I recently got ahold of a copy of Richard Swinburne's The Resurrection of God Incarnate. It's bad, but not for the reasons suggested in some reports.
The report emphasizes his use of probability in his work, and makes it sound rather like he reasons "God would either become incarnate or not, so the probability is 50%." Instead, he offers arguments for God being incarnate, and concludes that there's a 25% chance there's a monotheistic God who would become incarnate. Then he discovers - surprise, surprise, that Jesus fits his idea of what a God incarnate should be like.
Look what he's done here, though. Christianity is the only religion with a monotheistic God becomming incarnate. When Swinburne lists God's hypothetical motives, they're all drawn from Christian doctrine. Also, it seems to strike him as obvious that a God incarnate would behave as Jesus supposedly did in the gospels. When you get to the point where he's actually talking about evidence for the resurrection, you realize he's asking you to grant a 1 in 4 chance, a priori, of Christianity being true.
This is dubious on the face of it. Why should Christianity be more likely to be true than any other religion? Some doctrines are odd to say the least. The idea that God would need to get himself killed to be able to forgive us is like saying a father should draw a knife across his arm before forgiving a child. Then there's the issue what incarnation even means (a question that immediately brings to mind Josh McDowell's brilliant bad ant argument).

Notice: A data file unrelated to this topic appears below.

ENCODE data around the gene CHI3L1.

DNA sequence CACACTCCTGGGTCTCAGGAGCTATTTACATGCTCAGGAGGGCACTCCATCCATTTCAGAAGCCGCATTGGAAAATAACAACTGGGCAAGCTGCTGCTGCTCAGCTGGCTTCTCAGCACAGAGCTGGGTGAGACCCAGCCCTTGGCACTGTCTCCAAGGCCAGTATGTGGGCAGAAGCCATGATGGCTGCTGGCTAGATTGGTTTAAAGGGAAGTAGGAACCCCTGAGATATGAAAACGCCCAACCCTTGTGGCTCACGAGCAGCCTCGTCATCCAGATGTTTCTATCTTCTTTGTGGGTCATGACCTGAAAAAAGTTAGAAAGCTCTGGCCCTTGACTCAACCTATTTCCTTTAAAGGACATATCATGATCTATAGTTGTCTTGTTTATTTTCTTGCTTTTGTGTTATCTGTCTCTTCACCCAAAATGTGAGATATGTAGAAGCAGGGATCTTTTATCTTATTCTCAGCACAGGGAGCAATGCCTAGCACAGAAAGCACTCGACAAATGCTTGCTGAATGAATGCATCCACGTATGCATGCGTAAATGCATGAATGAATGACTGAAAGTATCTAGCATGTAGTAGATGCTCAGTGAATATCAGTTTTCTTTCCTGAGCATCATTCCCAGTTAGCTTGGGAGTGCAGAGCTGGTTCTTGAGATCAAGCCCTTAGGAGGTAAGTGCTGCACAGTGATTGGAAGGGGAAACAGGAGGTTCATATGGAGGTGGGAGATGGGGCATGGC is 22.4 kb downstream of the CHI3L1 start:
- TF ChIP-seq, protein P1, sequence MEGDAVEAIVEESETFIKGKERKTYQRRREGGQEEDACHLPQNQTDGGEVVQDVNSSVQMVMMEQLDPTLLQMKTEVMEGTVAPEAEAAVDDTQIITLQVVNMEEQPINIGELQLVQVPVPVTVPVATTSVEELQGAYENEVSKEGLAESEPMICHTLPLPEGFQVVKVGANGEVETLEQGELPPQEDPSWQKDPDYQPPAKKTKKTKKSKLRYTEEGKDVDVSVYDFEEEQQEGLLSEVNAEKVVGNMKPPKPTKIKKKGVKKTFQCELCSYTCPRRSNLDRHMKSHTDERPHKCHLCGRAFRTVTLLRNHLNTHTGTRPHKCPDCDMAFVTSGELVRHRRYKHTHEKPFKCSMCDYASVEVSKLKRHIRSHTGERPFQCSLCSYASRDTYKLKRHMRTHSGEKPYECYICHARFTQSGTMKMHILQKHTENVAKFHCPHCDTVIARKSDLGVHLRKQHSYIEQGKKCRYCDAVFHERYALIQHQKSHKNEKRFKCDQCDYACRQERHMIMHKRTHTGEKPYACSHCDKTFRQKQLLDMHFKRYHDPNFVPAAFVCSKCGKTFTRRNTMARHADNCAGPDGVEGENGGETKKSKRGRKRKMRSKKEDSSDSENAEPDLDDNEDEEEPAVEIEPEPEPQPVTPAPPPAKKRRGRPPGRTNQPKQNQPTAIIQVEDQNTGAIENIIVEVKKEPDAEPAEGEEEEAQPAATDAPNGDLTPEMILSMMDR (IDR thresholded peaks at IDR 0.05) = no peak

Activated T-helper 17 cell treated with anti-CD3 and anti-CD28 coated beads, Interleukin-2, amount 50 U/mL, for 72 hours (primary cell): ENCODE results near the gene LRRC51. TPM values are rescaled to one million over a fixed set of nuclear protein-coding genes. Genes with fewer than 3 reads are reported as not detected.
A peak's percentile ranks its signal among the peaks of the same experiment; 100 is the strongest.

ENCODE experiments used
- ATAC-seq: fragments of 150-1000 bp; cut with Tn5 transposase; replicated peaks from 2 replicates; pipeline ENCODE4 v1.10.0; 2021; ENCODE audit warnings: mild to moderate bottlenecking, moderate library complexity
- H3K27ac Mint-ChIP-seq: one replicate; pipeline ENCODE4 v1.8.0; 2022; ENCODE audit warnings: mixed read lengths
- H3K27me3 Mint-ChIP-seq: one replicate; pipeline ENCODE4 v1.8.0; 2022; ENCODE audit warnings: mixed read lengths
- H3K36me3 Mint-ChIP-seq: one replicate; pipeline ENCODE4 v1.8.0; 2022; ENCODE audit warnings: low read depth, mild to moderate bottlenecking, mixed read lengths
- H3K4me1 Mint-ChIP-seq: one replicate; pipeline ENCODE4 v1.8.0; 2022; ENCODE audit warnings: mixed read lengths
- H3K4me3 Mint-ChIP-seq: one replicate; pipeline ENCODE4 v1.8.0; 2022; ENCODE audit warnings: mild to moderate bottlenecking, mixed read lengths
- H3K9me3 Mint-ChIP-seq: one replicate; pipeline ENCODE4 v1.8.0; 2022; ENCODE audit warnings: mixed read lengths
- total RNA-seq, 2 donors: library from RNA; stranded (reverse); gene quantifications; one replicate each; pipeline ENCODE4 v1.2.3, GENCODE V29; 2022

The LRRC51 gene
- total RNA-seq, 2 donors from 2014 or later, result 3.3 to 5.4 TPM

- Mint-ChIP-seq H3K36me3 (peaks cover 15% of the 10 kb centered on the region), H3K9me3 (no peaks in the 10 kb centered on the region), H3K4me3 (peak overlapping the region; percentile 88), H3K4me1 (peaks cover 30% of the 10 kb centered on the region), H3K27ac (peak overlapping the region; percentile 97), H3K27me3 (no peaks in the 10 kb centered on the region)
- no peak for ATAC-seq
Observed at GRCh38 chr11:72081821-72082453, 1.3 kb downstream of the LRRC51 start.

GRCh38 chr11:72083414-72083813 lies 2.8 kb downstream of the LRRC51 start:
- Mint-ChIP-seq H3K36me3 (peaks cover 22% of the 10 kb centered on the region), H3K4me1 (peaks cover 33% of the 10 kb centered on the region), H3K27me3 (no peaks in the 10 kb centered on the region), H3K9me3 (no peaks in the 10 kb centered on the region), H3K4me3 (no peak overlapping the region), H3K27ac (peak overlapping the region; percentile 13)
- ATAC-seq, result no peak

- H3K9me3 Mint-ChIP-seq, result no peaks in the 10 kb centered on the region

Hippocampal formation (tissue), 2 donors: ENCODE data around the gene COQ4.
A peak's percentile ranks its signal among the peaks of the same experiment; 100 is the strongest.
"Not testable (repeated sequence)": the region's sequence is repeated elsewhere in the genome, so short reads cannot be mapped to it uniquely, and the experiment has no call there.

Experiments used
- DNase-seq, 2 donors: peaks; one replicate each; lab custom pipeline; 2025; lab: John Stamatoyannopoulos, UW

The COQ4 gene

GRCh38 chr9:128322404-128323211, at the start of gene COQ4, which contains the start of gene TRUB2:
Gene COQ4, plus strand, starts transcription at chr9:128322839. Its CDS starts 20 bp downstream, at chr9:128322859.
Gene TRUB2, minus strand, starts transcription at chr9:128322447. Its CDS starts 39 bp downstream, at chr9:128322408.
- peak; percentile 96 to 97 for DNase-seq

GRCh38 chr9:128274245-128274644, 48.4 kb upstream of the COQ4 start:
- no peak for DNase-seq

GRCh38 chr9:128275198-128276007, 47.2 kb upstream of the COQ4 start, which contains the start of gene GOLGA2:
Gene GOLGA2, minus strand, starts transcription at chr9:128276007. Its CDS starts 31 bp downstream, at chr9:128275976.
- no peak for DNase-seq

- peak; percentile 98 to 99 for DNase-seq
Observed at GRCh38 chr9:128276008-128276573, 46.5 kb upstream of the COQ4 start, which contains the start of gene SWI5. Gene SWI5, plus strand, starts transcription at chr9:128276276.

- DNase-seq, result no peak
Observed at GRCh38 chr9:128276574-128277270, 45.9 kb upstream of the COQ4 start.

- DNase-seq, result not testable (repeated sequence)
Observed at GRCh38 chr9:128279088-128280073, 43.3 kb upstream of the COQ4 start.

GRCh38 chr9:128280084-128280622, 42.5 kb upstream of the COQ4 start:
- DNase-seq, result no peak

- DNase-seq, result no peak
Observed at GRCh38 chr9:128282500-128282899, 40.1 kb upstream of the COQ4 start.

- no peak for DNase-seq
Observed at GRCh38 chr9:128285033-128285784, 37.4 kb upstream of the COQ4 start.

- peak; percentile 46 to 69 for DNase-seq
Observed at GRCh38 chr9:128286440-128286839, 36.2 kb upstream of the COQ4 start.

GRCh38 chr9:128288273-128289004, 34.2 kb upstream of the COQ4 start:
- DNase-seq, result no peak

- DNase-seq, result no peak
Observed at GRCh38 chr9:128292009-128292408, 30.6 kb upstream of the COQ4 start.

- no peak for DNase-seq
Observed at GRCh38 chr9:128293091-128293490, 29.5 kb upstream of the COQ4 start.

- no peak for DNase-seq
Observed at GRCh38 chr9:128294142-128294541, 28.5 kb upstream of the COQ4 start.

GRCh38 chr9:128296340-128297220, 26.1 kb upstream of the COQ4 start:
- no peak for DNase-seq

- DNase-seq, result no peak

If we grant that Christianity might be true a priori, but is no more likely to be true than any entry of a list of 100 other religions, the chance of the resurrection having happened (assuming Swinburne is right about everything else he says) falls to less than 1 in 2, and further decreases if we add other religions to the list. Of course, the list could easily be a thousand or more entries long if one includes every little tribal cult in the world. The argument fails badly.
However, I feel I need to apologize to Swinburne. The book is bad, but bad in a different way than it initially appeared, so I, Mark Chu-Carroll et. al. were still being unfair.